Earlier this week Netflix awarded $1 million to a team of researchers calling themselves BellKor’s Pragmatic Chaos. At issue is Cinematch, the part of the website that comes up with a set of recommended movie rentals personally tailored to each customer based on their rental history and movie ratings. Netflix announced the contest three years ago, offering the prize to anyone who could find a way to improve Cinematch by 10 percent. Incredibly, another team of 30 programmers also found a way to do this but lost out on the prize because they submitted their proposal 20 minutes after BellKor’s did. What must it be like to spend three years on a project and fall short by 20 minutes? (“Dudes, I knew we shouldn’t have taken time off to play Guitar Hero back in March of 2007.”)
As this article from last year indicates, Cinematch did fine in some ways: It recommended horror movies to people who rented lots of horror, and romantic comedies to those who checked out lots of that. The problem came with offbeat indie films like Napoleon Dynamite; the system couldn’t figure out what renters who liked those movies would prefer. BellKor’s solved the problem by rejiggering the site’s evaluations of customers’ ratings of individual movies, taking into account when a customer submitted their ratings. (Apparently, people’s ratings of a given movie on Monday tend to be horrible indicators of their overall taste. Who knew?) Hard-core statistics nerds can sample some of BellKor’s methodology here.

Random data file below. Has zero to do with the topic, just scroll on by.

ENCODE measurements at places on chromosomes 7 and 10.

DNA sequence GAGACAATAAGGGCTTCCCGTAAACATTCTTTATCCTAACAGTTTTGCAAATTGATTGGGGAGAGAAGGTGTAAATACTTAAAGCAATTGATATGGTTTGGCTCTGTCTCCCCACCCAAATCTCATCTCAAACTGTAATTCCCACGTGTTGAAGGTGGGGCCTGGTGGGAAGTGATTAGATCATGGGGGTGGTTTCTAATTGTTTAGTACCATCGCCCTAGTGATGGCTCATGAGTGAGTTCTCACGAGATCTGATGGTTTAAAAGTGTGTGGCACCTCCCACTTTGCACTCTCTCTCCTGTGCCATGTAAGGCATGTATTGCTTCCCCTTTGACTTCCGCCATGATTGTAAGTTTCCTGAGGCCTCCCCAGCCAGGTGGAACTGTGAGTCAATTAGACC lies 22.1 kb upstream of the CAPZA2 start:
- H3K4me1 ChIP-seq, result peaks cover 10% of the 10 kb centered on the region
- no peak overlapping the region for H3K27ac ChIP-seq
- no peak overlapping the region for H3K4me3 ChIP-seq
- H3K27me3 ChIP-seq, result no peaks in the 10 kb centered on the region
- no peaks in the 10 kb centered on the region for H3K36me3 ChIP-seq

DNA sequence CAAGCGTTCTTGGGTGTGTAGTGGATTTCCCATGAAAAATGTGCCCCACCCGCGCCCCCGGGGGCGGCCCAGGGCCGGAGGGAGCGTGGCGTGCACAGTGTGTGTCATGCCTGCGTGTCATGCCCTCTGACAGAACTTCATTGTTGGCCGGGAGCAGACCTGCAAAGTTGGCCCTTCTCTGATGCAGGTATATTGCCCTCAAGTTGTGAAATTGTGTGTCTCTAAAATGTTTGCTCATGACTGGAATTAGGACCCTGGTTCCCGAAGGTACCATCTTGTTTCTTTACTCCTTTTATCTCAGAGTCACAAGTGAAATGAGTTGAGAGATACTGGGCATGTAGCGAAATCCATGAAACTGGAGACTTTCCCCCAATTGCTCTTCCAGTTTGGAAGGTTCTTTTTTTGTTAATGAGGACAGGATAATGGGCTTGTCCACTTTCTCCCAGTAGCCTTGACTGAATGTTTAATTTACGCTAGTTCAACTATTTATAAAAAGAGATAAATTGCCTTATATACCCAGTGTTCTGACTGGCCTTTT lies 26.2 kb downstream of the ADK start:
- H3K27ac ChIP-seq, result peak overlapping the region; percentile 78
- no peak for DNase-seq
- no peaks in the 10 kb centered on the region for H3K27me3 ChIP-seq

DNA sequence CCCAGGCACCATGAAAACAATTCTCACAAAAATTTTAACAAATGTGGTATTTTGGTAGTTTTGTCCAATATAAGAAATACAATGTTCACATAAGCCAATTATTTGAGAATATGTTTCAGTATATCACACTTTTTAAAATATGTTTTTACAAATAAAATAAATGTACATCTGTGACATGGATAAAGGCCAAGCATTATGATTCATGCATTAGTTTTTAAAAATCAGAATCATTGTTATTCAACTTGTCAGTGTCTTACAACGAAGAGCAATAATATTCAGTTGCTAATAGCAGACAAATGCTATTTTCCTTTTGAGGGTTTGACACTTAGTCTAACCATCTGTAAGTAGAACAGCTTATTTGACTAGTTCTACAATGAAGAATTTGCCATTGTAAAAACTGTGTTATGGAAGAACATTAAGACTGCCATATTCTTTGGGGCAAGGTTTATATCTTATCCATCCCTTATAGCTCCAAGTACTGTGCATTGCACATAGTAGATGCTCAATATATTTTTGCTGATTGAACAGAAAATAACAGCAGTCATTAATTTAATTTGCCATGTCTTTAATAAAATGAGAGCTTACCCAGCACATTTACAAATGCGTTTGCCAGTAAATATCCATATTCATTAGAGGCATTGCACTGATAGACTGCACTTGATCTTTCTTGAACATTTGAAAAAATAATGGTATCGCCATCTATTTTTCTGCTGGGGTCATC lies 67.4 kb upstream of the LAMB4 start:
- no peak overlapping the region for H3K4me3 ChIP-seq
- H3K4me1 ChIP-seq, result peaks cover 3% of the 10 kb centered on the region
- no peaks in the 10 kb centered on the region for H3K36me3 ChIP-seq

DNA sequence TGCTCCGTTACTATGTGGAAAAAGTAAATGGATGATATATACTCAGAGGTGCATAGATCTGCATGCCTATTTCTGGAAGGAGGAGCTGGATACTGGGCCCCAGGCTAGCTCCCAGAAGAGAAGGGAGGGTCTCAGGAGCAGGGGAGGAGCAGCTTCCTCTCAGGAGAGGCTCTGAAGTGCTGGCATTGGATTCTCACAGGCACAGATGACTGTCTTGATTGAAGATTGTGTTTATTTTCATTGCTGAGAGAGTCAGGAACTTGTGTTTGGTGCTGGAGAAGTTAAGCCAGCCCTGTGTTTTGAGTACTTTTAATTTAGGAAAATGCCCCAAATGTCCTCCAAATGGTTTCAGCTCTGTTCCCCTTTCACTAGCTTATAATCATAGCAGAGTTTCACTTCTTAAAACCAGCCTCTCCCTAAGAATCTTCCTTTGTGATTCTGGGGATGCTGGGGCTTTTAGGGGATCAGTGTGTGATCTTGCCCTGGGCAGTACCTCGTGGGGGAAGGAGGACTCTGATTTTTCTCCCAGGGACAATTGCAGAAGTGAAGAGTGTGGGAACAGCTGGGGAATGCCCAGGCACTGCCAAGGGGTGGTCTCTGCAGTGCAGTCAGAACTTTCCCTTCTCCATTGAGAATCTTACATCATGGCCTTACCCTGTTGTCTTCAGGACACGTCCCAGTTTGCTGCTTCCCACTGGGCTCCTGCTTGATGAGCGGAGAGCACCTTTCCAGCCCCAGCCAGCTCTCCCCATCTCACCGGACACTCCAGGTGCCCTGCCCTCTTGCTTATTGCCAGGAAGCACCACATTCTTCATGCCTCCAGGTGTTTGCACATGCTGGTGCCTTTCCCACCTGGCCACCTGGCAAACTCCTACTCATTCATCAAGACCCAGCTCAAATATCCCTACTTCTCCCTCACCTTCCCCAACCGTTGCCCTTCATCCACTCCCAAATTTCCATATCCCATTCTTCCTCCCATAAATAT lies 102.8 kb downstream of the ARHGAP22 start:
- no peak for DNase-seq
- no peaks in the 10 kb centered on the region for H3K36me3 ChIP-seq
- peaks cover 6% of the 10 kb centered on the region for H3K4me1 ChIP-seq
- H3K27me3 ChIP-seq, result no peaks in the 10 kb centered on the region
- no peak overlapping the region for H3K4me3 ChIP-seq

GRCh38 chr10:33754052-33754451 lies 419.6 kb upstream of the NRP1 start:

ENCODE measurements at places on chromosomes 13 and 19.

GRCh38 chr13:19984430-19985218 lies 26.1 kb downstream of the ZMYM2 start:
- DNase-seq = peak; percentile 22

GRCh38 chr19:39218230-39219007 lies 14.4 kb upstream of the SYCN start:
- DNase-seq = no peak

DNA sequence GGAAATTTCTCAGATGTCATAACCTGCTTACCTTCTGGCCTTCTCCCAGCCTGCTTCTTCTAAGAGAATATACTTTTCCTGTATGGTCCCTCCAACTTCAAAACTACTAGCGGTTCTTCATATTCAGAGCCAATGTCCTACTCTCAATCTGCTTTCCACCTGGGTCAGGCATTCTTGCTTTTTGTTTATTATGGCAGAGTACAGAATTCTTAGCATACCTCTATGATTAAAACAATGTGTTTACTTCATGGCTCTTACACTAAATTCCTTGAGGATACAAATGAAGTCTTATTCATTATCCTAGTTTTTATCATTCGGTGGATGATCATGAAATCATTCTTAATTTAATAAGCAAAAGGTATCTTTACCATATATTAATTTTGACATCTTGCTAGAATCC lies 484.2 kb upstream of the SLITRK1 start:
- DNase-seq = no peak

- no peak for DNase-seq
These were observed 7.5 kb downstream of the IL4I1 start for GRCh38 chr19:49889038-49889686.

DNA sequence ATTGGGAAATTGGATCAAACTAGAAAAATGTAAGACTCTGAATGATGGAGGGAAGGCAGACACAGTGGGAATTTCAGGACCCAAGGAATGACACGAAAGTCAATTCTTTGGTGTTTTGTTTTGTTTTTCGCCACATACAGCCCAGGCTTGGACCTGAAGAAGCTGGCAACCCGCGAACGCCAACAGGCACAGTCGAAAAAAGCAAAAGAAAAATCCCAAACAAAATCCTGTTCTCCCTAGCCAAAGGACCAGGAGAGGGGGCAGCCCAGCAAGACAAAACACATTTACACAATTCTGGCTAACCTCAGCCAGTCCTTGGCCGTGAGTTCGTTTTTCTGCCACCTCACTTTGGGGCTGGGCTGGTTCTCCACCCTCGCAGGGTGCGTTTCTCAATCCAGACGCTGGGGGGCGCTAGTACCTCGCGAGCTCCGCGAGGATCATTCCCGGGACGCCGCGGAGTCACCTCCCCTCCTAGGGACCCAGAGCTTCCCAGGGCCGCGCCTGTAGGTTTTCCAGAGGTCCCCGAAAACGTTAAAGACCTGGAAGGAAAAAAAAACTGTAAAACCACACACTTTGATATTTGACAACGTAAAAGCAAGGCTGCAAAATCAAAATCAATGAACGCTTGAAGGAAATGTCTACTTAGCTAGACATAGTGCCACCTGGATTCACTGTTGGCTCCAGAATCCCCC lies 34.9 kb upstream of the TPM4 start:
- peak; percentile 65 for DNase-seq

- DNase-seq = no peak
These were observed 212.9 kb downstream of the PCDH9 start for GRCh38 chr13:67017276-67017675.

This event is more than just another significant point in the history of crowdsourcing. It’s also a steal for Netflix, when $1 million is weighed against the costs of employing these researchers and programmers for the three years that they were working on the problem. More companies probably should turn to the wisdom of crowds in instances like these. In the meantime, Netflix is now announcing a second prize to make further improvements on Cinematch. Unfortunately, some users are up in arms about their privacy being violated, because this new prize will give researchers the ages, genders, and ZIP codes of customers. It won’t give out the customers’ names, but some privacy advocates were able to take the other data and still identify the customers anyway, with a success rate of 80 percent. What do you think? Do you not care as long as Netflix’s movie recommendations get better? Or would you prefer that no one know about you renting Ghosts of Girlfriends Past?